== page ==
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Sometimes We Run… Part 4: More Successful Goal Achievement Styles

Here, I am going to talk about a few other positive aspects of running that can supplement and texture other productive styles of moving toward your goals (such as those described in Part 2). These goal achievement styles assume that one is running toward goals. Also assumed is a determination, a desire, and courage to continue moving forward with conscious resolve. They The running woman on coast of oceaninvolve running toward with eagerness and a willingness to do whatever you can to close the gap between where you are now and your goal. Perhaps the goal is calling out to you, and goal achievement is something you are destined to meet.

Sometimes we run for the joy of running…

In the context of moving toward our goals, sometimes we just run for the pleasure of running, enjoying the process, feeling the movement, enjoying running to look at the sights, to meet new people, and to just enjoy the sheer pleasure of movement and stimulation. While this can be an unproductive strategy in some situations, as long as you are moving toward a clear and realistic destination, this can be a wonderful benefit as you run! It can be a great way to be and a wonderful addition as you are running toward whatever it is that you are running toward. Loving the movement and loving the direction that you are going makes the journey much more pleasurable and makes it seem like it takes a lot less energy.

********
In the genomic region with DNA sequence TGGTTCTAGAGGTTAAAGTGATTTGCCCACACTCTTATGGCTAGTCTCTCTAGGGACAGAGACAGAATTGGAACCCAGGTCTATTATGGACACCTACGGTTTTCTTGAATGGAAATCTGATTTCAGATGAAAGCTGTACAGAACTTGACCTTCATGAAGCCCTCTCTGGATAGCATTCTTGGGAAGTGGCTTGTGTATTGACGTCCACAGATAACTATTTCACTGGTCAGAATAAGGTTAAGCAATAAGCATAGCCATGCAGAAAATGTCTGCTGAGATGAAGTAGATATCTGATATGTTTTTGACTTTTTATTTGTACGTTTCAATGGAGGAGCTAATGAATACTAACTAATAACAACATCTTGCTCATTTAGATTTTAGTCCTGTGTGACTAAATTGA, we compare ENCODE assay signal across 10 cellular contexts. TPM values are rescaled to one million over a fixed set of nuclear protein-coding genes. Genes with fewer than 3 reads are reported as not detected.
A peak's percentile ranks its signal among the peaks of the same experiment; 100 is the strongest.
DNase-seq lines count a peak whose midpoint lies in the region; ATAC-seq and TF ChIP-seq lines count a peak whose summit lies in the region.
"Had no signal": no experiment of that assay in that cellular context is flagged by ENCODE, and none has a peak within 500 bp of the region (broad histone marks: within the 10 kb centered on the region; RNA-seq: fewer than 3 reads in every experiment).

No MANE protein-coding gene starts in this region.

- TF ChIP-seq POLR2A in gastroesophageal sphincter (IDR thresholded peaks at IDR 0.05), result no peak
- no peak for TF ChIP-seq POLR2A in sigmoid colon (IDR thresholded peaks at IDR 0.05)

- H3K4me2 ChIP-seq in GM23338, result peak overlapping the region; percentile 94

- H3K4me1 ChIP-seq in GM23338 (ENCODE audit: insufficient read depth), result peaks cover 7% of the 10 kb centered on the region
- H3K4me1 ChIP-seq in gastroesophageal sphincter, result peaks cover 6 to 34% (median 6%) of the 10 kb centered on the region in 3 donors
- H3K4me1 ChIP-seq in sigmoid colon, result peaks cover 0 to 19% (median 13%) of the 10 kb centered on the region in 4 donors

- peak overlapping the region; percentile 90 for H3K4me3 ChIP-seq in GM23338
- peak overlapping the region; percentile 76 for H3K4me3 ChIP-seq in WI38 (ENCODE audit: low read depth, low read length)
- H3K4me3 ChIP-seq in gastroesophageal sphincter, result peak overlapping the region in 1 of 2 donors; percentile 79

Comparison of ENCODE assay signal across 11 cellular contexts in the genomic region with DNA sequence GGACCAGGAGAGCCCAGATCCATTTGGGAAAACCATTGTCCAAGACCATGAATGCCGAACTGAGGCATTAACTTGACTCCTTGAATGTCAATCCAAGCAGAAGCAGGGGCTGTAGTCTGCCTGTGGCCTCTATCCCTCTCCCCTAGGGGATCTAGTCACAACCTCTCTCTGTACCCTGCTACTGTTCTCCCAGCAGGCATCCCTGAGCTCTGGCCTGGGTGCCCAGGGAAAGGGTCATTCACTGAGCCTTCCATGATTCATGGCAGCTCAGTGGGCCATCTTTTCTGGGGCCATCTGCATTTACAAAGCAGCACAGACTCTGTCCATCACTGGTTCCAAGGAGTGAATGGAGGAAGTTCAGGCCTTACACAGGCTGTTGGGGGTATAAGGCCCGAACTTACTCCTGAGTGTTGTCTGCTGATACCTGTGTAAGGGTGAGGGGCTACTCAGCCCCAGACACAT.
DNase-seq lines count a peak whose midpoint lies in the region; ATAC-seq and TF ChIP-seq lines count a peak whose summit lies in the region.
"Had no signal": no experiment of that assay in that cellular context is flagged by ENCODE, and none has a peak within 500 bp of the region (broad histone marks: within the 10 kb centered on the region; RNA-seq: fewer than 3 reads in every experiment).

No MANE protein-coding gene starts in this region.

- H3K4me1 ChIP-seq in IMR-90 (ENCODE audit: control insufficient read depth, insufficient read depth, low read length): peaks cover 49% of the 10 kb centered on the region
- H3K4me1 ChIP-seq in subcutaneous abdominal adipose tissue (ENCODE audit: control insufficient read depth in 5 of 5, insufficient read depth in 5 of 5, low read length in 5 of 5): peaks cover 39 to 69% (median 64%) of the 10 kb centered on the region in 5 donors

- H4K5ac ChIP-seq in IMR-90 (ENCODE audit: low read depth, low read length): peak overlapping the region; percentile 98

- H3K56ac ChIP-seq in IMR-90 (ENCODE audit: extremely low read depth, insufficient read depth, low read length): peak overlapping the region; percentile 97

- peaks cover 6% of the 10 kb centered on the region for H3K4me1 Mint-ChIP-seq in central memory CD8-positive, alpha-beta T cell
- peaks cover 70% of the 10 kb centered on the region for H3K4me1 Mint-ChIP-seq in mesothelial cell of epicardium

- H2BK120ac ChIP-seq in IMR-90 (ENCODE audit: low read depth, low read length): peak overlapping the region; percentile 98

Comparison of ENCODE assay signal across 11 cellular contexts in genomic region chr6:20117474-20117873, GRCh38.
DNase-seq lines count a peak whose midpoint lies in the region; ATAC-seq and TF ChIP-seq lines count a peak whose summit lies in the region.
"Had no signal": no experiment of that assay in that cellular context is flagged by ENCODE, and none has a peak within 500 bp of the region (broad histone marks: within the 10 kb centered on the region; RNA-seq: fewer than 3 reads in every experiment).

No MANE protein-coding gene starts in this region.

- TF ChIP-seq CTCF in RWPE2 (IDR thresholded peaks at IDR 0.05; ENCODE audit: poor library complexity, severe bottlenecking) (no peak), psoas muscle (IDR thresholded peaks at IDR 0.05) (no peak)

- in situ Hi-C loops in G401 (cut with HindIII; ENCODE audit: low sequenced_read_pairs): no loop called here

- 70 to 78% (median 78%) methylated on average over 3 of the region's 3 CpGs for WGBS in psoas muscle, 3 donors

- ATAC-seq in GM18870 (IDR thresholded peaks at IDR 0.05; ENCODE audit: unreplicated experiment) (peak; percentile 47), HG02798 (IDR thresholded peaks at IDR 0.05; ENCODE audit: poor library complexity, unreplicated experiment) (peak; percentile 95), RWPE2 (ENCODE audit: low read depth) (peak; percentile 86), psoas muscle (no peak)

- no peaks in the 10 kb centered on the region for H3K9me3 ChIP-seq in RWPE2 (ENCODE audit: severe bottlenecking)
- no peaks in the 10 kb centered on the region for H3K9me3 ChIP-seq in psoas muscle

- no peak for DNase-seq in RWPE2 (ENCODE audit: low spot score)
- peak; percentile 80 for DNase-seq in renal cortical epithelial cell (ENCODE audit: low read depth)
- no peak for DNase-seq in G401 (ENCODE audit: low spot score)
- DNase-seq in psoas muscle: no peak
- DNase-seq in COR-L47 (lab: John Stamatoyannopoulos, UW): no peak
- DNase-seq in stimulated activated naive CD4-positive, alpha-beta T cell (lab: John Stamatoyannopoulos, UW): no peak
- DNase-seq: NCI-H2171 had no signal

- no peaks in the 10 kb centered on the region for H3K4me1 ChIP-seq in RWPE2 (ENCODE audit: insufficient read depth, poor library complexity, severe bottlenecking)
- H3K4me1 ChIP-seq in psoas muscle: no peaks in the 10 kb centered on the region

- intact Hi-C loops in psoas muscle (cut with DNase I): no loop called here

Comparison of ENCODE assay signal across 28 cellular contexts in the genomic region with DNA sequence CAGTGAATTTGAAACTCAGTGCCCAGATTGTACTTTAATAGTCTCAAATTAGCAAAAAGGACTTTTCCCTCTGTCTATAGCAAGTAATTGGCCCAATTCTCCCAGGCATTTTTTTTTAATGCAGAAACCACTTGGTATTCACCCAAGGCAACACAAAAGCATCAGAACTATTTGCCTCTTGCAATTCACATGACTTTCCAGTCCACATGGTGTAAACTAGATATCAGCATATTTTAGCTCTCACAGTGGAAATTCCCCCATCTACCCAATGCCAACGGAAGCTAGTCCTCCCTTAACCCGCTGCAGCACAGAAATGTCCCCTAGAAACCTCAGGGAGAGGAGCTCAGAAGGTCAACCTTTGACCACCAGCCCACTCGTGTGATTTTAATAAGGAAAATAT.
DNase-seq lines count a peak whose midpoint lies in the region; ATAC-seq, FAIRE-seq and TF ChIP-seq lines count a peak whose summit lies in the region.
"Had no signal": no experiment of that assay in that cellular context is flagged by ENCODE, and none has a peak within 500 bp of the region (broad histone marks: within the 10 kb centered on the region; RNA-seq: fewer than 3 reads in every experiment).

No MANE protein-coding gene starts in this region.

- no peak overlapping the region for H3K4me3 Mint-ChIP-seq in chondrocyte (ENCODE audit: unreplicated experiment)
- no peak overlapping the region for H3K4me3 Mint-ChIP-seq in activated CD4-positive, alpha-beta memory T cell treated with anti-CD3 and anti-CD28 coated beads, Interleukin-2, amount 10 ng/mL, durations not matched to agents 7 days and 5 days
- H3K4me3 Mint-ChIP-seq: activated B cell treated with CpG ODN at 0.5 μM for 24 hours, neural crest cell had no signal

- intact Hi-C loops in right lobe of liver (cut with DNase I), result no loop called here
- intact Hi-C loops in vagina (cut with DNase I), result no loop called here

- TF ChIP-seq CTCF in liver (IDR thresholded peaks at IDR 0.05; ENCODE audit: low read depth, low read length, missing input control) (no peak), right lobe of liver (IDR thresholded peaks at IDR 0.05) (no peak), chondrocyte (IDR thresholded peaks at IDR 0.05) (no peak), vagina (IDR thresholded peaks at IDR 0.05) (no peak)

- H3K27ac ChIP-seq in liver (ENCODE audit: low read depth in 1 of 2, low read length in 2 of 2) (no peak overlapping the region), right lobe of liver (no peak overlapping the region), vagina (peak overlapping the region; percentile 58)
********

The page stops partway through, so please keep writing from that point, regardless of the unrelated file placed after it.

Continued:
Enjoying the run, taking on the right meanings and the right frames along the way to make it pleasurable rather than arduous, to make it a challenge rather than an effort, can make all the difference. Enjoy the movement, enjoy each step. Appreciate all that you see, all that you feel, and everyone you interact with along the way. This will help propel you even further and with less effort. So, love the run for the joy of running with purpose.

Sometimes we run, slow down, and then run again…